Windsor's French connection explored in tour

Have you ever wondered why some of Windsor’s landmarks have French names? A local tour company wants to help you find out.

Windsor's French Connection tour

6 years ago
A new tour showcasing Windsor's French history started today. Watch some of the song and dance from the tour. 0:27

Have you ever wondered why some of Windsor's landmarks have French names? A local tour company wants to help you find out.

Mark Baker, the producer behind the Rum Runners bus tour is launching a sequel, The French Connection, dedicated to Windsor and Essex County's French roots.

"There are so many stories to tell," Baker said in an interview with CBC News. "People don't think we have history in the area, but there are so many different stories. It really comes down to 'What story should I tell,' and the French story really struck with me."

"We're trying to bring more attention to the local history in this area," Baker said.

French settlement 

Windsor was originally an offshoot of the French settlement in what is now Detroit. Windsor's original name was 'Petite Côte,' or 'Small Coast,' while Detroit was known as 'Grand Côte' or 'Big Coast'.  

"It goes back in history to Cadillac and Fort Ponchartrain and the settlement in Detroit," said Denise Romain, an actor portraying a French settler in the production.

Actor Rob Tymec, producer Mark Baker and actor Denise Romain are exploring the region's French connection in a new tour. (Stacey Janzer/CBC)

"Even the original church, St. Anne in Detroit, that's where people who established the settlement here went to church. Then it became a big hassle and as the population grew they started seeing the need for a church," Romain said.  

That church later became Our Lady of the Assumption parish, located in Windsor's west end.

Monument to history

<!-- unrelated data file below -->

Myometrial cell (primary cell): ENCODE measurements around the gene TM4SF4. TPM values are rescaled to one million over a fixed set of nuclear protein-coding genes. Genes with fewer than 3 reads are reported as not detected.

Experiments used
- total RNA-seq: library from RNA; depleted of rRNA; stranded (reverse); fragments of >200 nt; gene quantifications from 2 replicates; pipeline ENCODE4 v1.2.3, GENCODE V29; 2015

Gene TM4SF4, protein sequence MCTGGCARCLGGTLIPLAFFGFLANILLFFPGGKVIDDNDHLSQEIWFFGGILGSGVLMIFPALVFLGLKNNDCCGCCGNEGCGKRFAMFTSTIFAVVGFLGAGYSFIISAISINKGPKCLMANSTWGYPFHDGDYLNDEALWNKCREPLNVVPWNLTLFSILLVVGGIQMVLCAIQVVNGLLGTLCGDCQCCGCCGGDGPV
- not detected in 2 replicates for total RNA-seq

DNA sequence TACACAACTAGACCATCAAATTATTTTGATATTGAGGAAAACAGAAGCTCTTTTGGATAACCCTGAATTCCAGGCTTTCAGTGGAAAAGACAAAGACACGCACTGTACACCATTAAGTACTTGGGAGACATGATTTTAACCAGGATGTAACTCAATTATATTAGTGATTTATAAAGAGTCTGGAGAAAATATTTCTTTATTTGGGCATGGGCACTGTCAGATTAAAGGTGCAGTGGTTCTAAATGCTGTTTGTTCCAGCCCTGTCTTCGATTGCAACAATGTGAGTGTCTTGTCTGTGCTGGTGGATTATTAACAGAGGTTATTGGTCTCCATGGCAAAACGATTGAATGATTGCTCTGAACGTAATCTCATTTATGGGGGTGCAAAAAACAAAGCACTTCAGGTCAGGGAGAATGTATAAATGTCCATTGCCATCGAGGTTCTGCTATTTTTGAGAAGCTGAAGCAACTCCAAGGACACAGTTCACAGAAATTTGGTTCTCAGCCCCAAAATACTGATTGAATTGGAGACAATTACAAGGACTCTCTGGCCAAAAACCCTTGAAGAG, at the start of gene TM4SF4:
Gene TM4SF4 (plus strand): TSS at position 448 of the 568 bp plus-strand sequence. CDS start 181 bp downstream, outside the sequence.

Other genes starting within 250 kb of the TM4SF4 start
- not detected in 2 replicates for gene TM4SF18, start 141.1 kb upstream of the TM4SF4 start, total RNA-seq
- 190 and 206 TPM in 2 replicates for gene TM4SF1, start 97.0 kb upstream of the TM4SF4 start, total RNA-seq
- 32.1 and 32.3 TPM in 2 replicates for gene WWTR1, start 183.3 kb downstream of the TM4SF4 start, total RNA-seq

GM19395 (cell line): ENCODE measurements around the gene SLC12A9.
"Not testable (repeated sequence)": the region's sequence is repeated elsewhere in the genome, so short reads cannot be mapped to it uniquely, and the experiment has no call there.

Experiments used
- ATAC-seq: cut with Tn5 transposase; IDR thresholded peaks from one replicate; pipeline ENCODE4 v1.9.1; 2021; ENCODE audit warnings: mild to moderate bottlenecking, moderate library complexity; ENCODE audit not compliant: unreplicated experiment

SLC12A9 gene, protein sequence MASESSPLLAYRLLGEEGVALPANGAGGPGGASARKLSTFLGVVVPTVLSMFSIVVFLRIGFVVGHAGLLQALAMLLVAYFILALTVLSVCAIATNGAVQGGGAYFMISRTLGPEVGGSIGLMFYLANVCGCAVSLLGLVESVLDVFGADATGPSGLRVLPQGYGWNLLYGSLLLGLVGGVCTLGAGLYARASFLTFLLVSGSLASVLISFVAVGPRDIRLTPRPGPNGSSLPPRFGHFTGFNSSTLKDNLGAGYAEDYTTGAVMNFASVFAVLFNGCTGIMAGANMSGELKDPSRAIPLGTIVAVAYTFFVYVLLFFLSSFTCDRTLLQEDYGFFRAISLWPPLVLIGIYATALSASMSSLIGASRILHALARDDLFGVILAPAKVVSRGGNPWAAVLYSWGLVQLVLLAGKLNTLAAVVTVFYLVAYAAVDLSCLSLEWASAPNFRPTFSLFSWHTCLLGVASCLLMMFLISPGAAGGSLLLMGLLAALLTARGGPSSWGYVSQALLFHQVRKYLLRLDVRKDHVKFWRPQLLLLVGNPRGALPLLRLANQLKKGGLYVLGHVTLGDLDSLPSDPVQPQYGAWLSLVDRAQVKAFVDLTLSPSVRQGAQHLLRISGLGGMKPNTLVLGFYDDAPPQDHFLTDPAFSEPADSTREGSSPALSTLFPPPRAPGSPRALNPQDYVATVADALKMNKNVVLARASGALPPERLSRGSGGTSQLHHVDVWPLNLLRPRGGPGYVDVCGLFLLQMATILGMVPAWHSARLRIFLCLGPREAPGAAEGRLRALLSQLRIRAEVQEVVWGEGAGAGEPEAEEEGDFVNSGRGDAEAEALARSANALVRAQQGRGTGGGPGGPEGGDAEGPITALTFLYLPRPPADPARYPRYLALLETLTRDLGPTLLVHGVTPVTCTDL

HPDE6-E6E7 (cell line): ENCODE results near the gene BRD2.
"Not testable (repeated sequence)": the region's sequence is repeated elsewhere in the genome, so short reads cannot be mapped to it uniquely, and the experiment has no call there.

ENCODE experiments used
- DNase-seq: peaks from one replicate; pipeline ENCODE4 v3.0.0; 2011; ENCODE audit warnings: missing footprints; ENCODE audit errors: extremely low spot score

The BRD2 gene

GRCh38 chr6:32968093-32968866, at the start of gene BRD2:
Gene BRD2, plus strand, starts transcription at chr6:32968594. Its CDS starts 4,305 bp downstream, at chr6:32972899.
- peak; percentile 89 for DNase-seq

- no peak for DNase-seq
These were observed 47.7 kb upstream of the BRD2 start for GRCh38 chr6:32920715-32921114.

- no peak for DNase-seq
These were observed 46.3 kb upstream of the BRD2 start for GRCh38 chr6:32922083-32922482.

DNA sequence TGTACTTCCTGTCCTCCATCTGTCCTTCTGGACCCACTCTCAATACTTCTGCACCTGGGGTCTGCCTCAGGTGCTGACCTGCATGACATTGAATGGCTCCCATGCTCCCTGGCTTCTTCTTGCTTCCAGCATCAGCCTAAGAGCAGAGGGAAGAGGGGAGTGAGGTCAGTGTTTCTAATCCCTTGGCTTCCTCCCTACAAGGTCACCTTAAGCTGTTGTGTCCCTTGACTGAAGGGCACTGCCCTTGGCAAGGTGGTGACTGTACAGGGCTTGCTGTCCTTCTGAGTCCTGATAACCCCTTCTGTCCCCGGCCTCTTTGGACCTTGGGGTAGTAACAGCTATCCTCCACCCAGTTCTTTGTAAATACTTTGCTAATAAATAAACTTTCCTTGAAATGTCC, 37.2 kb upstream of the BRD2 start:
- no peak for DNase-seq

About 300 families founded the French settlement in Windsor.

A monument to those families sits near Windsor's city hall. The names — Drouillard, Ouellette, Campeau — would be familiar to longtime residents of Windsor and Essex County.

"I think most people in Windsor don't know as much as they should [about local French history]," said Guillaume Teasdale, an associate history professor at the University of Windsor.

"A very large portion of the population has a French background," Teasdale said. "We look at streets, names like Ouellette, but the people themselves, I know so many people that have a French last name."

Teasdale is in the process of writing a book on the history of the people living in Southeast Michigan and settlements in Essex County.

He said an interactive tour may encourage people to see and understand more about the region's heritage.

"I've been in Windsor for a long, long time. I didn't know the plaques existed," said Vicky Ullyett, who went on the tour Friday. "I've been in Windsor since the late 40s and learned a lot today. I'd certainly recommend it."

There will be one more public tour date on November 5 before the production closes for the winter. It will kick off again in April.


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